The shift, which may be linked to climate change, can affect sea levels and the distribution of heat and nutrients
Enormous, swirling gyres compose some of the world’s biggest and most important ocean currents. Found in the North and South Pacific, the North and South Atlantic, and the Indian Ocean, these massive, rotating currents help transport heat and nutrients around the globe.
Now, new research suggests, they seem to be on the move.
A recent study, conducted by scientists from the Alfred Wegener Institute in Germany and the Ocean University of China, finds major ocean gyres are steadily creeping toward the poles. Since the 1980s, they’ve been migrating by about a half mile each year.
It’s already causing noticeable consequences, the researchers suggest.
For one thing, ocean gyres tend to alter the sea levels around them. Scientists have already observed a distinct band of higher-than-average sea levels in the midlatitudes, including along much of the U.S. East Coast—a phenomenon some experts have chalked up to regional warming patterns and related changes in the structure of the ocean. But the new study suggests the movement of ocean gyres may also be playing a role.
Gyres also help control the flow of heat and nutrients through the ocean. As they move, they can alter ocean ecosystems, affect certain fisheries and influence weather patterns. The study suggests the movement of gyres may already be linked to recent observed changes in the movement of hurricanes and the behavior of major atmospheric currents, like the jet streams.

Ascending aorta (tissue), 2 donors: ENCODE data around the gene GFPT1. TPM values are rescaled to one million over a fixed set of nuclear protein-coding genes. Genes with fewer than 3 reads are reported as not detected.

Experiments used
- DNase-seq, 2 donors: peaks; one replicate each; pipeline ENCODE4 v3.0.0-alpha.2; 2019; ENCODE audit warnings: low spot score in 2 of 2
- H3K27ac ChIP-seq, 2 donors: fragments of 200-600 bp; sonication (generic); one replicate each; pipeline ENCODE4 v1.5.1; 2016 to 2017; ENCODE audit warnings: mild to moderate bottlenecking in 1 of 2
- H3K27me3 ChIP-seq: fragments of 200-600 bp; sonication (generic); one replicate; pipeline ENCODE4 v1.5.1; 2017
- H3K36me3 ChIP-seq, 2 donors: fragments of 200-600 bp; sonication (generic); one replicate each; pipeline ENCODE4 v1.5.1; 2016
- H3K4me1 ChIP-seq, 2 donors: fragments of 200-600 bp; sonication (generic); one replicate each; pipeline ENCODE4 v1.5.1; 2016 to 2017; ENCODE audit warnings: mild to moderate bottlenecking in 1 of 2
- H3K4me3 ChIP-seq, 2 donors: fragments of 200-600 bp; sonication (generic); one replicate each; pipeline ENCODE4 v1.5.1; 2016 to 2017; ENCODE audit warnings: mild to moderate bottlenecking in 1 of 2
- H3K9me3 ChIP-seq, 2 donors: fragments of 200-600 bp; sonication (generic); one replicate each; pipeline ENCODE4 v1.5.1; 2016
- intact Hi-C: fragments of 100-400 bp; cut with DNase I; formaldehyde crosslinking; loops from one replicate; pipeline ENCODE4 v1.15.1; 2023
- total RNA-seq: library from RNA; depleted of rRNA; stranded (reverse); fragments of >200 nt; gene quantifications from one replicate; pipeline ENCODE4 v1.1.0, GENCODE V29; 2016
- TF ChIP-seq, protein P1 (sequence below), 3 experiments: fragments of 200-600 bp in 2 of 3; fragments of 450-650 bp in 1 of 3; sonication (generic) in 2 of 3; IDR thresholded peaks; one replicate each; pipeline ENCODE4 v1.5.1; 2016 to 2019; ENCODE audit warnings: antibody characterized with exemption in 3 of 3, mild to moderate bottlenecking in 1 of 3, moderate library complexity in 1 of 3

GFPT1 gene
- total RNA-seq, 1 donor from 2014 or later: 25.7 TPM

The exact causes of the migration are difficult to pin down. But the new study suggests climate change is at least partly to blame.
The researchers examined satellite data on sea surface heights and temperatures from the 1980s through the present. Ocean gyres tend to have distinct sea levels and water temperatures compared with their surroundings, so they can be geographically identified using these kinds of measurements.
The data suggests that the gyres have been steadily moving toward the poles for the last four decades. But not all of the trends are statistically significant, particularly for gyres in the Northern Hemisphere—in other words, statistical analyses suggest that the migration could be the product of natural climate variations.
But climate model simulations would seem to suggest otherwise. The researchers ran two sets of simulations, one implying a world without climate change and one incorporating the influence of historical greenhouse gas emissions.
In the simulations incorporating climate change, ocean gyres crept toward the poles, just as they do in the satellite record. This suggests that climate change at least has had a hand in the phenomenon, the researchers suggest.
While their study doesn’t prove the exact mechanisms behind it, they do have some theories.
Ocean gyres are primarily driven by strong winds blowing over the surface of the sea. Some of these wind patterns have also shifted toward the poles in recent years, and models suggest that climate warming is part of the cause. As the atmosphere warms, it can affect the circulation of air around the globe.
This shifting of winds and ocean currents may also be linked to other recent, unexpected migrations.
Research has shown that hurricane activity is also shifting away from the tropics and toward the poles. Ditto for cloud cover. Both are likely driven, in part, by climate-related changes in winds and atmospheric circulation.
Poleward shifts in atmospheric and oceanic currents are likely tangled up together, the researchers suggest.
Climate change may be driving changes in large-scale wind patterns that are causing ocean gyres to migrate. At the same time, the migration of these ocean currents may be moving the position of the subtropical fronts—the boundaries between the colder, polar oceans and the warmer waters adjacent to them.
And because of the way heat is exchanged between the oceans and the atmosphere, these shifts may be driving further changes in the atmospheric circulation.
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